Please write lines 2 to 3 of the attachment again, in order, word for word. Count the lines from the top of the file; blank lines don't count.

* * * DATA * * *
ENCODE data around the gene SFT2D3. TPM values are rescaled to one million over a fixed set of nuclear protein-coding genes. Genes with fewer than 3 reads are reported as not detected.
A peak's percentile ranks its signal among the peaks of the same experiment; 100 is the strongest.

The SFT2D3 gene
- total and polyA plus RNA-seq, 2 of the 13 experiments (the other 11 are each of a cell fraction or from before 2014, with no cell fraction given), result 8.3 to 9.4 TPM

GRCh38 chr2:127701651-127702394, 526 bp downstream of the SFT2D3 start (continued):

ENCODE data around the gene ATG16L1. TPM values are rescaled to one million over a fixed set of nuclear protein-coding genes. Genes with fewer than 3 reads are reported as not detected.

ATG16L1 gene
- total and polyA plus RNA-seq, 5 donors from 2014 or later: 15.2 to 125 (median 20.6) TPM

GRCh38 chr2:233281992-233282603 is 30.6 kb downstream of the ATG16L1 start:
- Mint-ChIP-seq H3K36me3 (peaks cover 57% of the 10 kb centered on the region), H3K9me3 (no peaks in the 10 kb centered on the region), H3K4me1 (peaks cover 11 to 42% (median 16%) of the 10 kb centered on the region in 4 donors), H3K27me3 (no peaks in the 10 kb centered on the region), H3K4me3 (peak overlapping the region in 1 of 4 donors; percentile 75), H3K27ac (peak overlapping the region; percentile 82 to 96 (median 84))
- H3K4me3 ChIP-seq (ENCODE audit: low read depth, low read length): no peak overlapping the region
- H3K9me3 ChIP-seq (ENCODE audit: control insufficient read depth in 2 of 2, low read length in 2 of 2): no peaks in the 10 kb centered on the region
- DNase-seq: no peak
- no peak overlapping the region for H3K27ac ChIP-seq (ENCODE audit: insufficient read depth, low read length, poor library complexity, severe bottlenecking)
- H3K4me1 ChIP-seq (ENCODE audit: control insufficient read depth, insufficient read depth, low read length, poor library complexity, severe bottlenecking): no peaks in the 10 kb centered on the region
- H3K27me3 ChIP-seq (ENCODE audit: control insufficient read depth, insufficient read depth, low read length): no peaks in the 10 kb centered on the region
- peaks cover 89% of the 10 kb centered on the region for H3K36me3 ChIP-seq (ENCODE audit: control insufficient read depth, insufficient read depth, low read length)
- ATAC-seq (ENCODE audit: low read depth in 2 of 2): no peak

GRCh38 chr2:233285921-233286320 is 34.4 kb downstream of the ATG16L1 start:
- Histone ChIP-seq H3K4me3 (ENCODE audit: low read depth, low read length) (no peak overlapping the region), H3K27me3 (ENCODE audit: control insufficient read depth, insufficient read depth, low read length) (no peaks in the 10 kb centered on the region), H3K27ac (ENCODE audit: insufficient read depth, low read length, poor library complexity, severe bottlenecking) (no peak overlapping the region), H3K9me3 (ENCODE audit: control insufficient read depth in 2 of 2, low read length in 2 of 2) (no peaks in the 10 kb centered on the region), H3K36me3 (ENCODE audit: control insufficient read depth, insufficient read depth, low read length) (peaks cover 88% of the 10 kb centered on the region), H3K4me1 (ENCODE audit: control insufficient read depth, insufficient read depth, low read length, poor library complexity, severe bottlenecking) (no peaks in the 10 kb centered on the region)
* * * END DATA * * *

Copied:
A peak's percentile ranks its signal among the peaks of the same experiment; 100 is the strongest.

The SFT2D3 gene